By: Brady Dale Oct 15, 2019 at 13:00 UTC Updated Oct 15, 2019 at 13:26 UTCNEWS
One company is driving its business plan straight into the “bitcoin wastes too much energy” argument and has raised $30 million to do so.
That’s according to Layer1 co-founder and CEO Alexander Liegl, which plans to bring wind-powered bitcoin mining rigs to West Texas early next year. The company is raising a total of $50 million at a $200 million valuation, he said.
The idea of bitcoin crowding out other uses for clean energy reflects a misunderstanding of the market, Liegl explained in a phone call:
“Renewable energy is still primarily under-utilized so you don’t actually have a zero-sum game.”
The company has so far raised funds for its series A from Peter Thiel, Shasta Ventures and other cryptocurrency investors that it has declined to disclose. This round follows a previous $2.1 million seed round that also included Thiel, as well as the Digital Currency Group.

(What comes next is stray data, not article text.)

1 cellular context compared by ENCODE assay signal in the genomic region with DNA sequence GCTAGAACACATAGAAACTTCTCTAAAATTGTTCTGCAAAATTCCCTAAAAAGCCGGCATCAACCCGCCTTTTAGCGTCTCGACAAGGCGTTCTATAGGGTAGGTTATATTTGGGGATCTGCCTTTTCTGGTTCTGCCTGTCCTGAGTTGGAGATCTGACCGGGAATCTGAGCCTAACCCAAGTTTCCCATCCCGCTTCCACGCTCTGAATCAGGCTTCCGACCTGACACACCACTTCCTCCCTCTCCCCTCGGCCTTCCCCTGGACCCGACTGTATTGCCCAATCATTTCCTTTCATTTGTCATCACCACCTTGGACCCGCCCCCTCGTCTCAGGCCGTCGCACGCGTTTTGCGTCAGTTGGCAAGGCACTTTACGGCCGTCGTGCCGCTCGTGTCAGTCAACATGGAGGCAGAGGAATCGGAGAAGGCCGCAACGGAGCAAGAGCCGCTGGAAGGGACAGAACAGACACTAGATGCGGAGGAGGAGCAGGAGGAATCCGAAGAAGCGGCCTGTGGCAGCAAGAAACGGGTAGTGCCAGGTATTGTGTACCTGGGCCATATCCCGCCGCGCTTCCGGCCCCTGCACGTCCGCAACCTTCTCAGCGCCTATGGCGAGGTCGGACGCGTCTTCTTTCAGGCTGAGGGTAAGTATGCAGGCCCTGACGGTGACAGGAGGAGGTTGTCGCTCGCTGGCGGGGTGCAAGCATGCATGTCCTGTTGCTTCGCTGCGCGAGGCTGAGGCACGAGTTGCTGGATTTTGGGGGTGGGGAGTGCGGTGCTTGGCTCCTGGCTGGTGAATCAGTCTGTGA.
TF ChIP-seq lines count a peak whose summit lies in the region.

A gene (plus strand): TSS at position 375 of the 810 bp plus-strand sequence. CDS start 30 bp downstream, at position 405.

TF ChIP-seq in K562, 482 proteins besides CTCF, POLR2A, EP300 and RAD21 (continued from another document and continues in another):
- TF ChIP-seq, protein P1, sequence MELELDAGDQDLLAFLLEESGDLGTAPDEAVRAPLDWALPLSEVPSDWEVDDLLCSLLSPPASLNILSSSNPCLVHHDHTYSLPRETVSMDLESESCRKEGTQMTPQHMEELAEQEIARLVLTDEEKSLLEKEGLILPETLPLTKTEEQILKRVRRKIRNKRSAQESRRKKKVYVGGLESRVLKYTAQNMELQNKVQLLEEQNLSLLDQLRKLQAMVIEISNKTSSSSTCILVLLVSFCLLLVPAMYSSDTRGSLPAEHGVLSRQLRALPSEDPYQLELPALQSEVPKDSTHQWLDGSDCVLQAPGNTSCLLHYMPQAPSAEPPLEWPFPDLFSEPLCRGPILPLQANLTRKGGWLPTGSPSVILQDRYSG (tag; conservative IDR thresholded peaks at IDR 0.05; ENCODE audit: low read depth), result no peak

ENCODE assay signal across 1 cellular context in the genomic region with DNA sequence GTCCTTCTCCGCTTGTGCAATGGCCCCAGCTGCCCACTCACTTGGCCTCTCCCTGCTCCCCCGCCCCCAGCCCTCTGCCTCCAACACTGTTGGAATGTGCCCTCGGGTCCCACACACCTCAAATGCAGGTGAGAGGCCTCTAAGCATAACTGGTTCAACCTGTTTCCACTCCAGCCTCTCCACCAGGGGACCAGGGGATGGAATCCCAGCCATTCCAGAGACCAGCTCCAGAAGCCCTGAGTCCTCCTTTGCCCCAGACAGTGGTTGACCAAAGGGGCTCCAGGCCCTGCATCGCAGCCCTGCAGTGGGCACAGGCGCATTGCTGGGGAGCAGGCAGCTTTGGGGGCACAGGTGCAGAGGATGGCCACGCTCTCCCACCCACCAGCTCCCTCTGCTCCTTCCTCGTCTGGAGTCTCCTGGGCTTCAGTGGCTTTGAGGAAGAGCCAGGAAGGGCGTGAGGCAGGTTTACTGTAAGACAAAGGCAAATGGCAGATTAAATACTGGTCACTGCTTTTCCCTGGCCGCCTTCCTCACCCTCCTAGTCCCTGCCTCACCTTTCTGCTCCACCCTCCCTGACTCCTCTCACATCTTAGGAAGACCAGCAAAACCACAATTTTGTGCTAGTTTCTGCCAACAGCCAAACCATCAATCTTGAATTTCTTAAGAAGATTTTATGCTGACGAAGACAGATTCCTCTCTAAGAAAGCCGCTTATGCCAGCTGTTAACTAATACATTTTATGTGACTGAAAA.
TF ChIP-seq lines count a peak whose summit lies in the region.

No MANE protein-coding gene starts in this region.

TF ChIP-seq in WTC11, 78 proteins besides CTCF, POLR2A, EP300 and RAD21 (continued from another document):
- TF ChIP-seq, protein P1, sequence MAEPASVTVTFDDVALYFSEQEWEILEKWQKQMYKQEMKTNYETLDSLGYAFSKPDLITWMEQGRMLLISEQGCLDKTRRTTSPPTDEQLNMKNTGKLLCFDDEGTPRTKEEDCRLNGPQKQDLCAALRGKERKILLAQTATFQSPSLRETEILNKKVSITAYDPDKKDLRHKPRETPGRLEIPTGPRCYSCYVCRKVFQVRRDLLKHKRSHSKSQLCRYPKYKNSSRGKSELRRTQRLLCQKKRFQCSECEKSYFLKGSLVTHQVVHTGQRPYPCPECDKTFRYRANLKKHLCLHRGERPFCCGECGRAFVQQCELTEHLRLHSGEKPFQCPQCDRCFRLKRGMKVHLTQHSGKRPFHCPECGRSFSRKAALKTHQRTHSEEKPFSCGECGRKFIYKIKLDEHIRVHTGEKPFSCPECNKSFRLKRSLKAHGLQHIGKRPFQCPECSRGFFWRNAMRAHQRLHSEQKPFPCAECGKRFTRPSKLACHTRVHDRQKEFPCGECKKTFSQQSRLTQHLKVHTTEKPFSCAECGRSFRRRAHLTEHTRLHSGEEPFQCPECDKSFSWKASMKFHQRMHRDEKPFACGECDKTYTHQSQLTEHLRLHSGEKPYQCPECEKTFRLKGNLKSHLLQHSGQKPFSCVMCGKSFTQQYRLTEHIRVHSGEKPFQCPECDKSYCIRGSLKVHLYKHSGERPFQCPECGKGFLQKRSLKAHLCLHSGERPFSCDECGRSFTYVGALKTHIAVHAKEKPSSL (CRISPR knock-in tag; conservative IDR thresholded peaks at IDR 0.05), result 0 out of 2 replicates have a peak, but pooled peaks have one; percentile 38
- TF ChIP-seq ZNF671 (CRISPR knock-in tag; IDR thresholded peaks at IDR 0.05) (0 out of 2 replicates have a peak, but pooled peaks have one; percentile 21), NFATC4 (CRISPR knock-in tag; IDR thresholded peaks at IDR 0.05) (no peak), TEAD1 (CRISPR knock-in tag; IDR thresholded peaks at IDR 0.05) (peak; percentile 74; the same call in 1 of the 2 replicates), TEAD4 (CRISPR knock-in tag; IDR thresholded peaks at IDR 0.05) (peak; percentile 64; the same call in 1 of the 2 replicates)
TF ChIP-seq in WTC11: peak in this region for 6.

Further, Liegl questioned the whole premise that the use of electricity to power the bitcoin network is a waste.
“Bitcoin is the only thing we believe in and that’s what we think can lead to disrupting the financial system,” he said, adding:
“We think electricity directed to the bitcoin mining network is certainly a net positive for society.”
The company is vertically integrated, in that it plans to run its own bitcoin mining facilities in the United States, using mining rigs that the company designed and built in-house and running its own power procurement.
“We actually own electricity substations and land-property in Texas already,” Liegl explained. “We own everything up to our own power plant, but I can tell you that is certainly on the agenda.”
The company has co-founders with prior expertise in hardware and mining, such that they believe they can execute a sophisticated strategy that makes mining in the U.S. profitable again.
“The last seven years we think of as mining 1.0,” Liegl said, with firms doing little more than racing to deploy the most capital. He added:
“Going forward, the market is shifting to a game of operational expenses.”